Adding Certain “Family Offices” and Their “Family Clients,” as Each Term is Defined Under the Investment Advisers Act Of 1940 (the “Investment Advisers Act”)

The “family office rule” under the Investment Advisers Act (Rule 202(a)(11)(G)-1) generally defines a family office as a company that has no clients other than “family clients” (subject to the other provisions of the family office rule). “Family clients” are generally defined as family members, former family members and certain key employees of the family office, as well as certain of their charitable organizations, trusts and other types of entities. The proposal would treat any family office meeting this definition as an accredited investor so long as (i) it has at least $5 million in assets under management, (ii) it was not formed for the specific purpose of investing in the securities offered and (iii) the purchase of securities is directed by a person who has knowledge and experience in financial and business matters so that the family office is able to evaluate the prospective investment.

The proposal also would treat each “family client” of such a qualifying family office as an accredited investor. At present, investments made in Regulation D private offerings by individual family members or their trusts or other family entities generally require that each such investor separately qualifies as an accredited investor under the applicable financial thresholds. The proposal would allow these individual family members and family entities to, in effect, “piggy back” on the accredited investor status of the qualifying family office.

Adding the Term “Spousal Equivalent” to the Accredited Investor Definition

Under the current definition, an individual, together with a spouse (previously undefined), may qualify for accredited investor status either by meeting the $300,000 joint income threshold or having over $1 million joint net worth. The proposal would allow natural persons to include joint income and assets from spousal equivalents when calculating joint income under either test. The proposal would define spousal equivalent as a cohabitant occupying a relationship generally equivalent to that of a spouse. The Commission has used this definition elsewhere, such as in the Investment Advisers Act. The proposal would also clarify that an accredited investor relying on joint income or net worth to establish accredited investor status need not actually purchase the investment jointly.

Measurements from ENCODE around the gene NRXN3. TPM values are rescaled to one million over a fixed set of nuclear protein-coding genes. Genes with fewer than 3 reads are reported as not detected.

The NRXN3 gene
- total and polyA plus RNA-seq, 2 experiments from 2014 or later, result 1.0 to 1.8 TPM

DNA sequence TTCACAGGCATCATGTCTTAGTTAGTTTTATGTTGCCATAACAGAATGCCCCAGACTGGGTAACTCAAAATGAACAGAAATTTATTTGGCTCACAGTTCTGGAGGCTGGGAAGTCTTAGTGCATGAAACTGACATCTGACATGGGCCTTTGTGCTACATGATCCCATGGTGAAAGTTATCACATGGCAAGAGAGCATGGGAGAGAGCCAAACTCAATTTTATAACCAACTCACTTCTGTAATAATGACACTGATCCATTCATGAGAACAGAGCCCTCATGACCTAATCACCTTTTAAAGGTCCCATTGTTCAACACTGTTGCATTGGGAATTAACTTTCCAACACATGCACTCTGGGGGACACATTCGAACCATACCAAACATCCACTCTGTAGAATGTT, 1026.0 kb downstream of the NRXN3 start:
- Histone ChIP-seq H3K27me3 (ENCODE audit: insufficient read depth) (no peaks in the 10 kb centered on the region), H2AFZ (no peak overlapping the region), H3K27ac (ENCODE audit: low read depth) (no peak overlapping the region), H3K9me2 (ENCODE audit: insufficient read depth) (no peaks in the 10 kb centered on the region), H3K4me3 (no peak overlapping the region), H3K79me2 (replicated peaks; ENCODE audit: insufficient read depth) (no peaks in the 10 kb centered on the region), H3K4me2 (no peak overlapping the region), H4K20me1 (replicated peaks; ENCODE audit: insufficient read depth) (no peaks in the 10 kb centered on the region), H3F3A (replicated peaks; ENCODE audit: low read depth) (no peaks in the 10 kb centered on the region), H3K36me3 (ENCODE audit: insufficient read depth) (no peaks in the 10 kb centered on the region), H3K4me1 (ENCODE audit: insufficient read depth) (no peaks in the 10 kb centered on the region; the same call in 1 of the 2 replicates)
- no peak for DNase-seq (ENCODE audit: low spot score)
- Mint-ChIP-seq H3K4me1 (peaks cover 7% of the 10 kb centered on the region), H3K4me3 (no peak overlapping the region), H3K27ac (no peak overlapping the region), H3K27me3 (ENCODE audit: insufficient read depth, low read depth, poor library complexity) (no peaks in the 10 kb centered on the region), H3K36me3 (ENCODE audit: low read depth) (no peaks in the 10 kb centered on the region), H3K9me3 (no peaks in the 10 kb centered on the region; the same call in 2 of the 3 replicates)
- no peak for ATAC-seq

Conforming Qualified Institutional Buyer Definition Changes

Rule 144A provides a non-exclusive safe harbor exemption from the registration requirements of the Securities Act for resales to QIBs of certain restricted securities. Entities that own and invest on a discretionary basis at least $100 million in securities of issuers not affiliated with the entity may qualify as QIBs.

To avoid inconsistencies with the proposed amendments to the accredited investor definition, the proposal similarly would update the definition of QIB to include:

  • LLCs and RBICs that satisfy the $100 million threshold; and
  • “Catch-all” category of entities not otherwise included in the QIB definition that meet the $100 million threshold.

Our Take

These changes to the accredited investor and QIB definitions would be consistent with the spirit of the “private offering concept release” issued by the Commission over the summer. Both releases focus on continued growth of the private securities markets, which are now larger than the public markets. Both releases also focus on the balance between protecting individual investors and ensuring access to a diverse set of investment opportunities. Here, a majority of the Commissioners clearly believes there is room to be more expansive. The dissenters, however, suggest the agency is moving too quickly and without sufficient study of the risks involved.

Comments on the proposal are due within 60 days after its publication in the Federal Register.

Footnotes

[1]   Release Nos. 33-10734; 34-87784; File No. S7-25-19 at 36.

Authors and Contributors

Richard Alsop

Partner

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John (Sean) Finley

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Investment Funds

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Christopher Forrester

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Harald Halbhuber

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J. Matthew Lyons

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Jennifer D. Morton

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Lona Nallengara

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Russell Sacks